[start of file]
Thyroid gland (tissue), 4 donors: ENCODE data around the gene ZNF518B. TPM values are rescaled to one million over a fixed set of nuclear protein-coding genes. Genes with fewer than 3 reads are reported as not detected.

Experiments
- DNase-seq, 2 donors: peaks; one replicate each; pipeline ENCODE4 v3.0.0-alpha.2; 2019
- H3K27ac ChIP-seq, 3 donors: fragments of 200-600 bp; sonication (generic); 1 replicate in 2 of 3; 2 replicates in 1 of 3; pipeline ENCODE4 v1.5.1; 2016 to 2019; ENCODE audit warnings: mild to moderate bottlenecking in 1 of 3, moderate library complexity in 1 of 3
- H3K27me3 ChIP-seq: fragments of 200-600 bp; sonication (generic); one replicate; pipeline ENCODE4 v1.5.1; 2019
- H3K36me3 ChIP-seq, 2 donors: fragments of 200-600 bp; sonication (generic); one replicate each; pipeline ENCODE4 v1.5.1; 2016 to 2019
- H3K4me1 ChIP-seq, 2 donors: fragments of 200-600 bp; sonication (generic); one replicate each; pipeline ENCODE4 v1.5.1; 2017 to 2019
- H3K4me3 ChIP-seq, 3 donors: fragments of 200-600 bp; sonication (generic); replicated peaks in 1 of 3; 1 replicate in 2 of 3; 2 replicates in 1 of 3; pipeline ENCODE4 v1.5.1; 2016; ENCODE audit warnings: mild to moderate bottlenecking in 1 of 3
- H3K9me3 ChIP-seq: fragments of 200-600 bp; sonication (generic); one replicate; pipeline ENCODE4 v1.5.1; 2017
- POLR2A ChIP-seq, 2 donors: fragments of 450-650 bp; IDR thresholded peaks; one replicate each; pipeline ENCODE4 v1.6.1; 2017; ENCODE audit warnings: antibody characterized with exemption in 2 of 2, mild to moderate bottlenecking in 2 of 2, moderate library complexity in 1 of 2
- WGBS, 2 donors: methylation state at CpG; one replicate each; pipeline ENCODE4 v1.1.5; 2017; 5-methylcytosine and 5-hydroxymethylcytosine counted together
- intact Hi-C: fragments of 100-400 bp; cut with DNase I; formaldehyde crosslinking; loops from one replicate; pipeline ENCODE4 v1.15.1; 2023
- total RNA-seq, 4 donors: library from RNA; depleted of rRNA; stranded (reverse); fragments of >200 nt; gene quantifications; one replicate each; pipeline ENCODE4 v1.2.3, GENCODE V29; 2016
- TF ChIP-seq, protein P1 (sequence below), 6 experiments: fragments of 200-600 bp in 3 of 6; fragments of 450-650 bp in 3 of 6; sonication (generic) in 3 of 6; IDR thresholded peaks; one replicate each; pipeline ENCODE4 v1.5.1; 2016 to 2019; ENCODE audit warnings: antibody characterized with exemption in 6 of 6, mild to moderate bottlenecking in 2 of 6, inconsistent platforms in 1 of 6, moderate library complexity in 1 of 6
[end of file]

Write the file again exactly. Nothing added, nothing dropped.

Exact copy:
Thyroid gland (tissue), 4 donors: ENCODE data around the gene ZNF518B. TPM values are rescaled to one million over a fixed set of nuclear protein-coding genes. Genes with fewer than 3 reads are reported as not detected.

Experiments
- DNase-seq, 2 donors: peaks; one replicate each; pipeline ENCODE4 v3.0.0-alpha.2; 2019
- H3K27ac ChIP-seq, 3 donors: fragments of 200-600 bp; sonication (generic); 1 replicate in 2 of 3; 2 replicates in 1 of 3; pipeline ENCODE4 v1.5.1; 2016 to 2019; ENCODE audit warnings: mild to moderate bottlenecking in 1 of 3, moderate library complexity in 1 of 3
- H3K27me3 ChIP-seq: fragments of 200-600 bp; sonication (generic); one replicate; pipeline ENCODE4 v1.5.1; 2019
- H3K36me3 ChIP-seq, 2 donors: fragments of 200-600 bp; sonication (generic); one replicate each; pipeline ENCODE4 v1.5.1; 2016 to 2019
- H3K4me1 ChIP-seq, 2 donors: fragments of 200-600 bp; sonication (generic); one replicate each; pipeline ENCODE4 v1.5.1; 2017 to 2019
- H3K4me3 ChIP-seq, 3 donors: fragments of 200-600 bp; sonication (generic); replicated peaks in 1 of 3; 1 replicate in 2 of 3; 2 replicates in 1 of 3; pipeline ENCODE4 v1.5.1; 2016; ENCODE audit warnings: mild to moderate bottlenecking in 1 of 3
- H3K9me3 ChIP-seq: fragments of 200-600 bp; sonication (generic); one replicate; pipeline ENCODE4 v1.5.1; 2017
- POLR2A ChIP-seq, 2 donors: fragments of 450-650 bp; IDR thresholded peaks; one replicate each; pipeline ENCODE4 v1.6.1; 2017; ENCODE audit warnings: antibody characterized with exemption in 2 of 2, mild to moderate bottlenecking in 2 of 2, moderate library complexity in 1 of 2
- WGBS, 2 donors: methylation state at CpG; one replicate each; pipeline ENCODE4 v1.1.5; 2017; 5-methylcytosine and 5-hydroxymethylcytosine counted together
- intact Hi-C: fragments of 100-400 bp; cut with DNase I; formaldehyde crosslinking; loops from one replicate; pipeline ENCODE4 v1.15.1; 2023
- total RNA-seq, 4 donors: library from RNA; depleted of rRNA; stranded (reverse); fragments of >200 nt; gene quantifications; one replicate each; pipeline ENCODE4 v1.2.3, GENCODE V29; 2016
- TF ChIP-seq, protein P1 (sequence below), 6 experiments: fragments of 200-600 bp in 3 of 6; fragments of 450-650 bp in 3 of 6; sonication (generic) in 3 of 6; IDR thresholded peaks; one replicate each; pipeline ENCODE4 v1.5.1; 2016 to 2019; ENCODE audit warnings: antibody characterized with exemption in 6 of 6, mild to moderate bottlenecking in 2 of 6, inconsistent platforms in 1 of 6, moderate library complexity in 1 of 6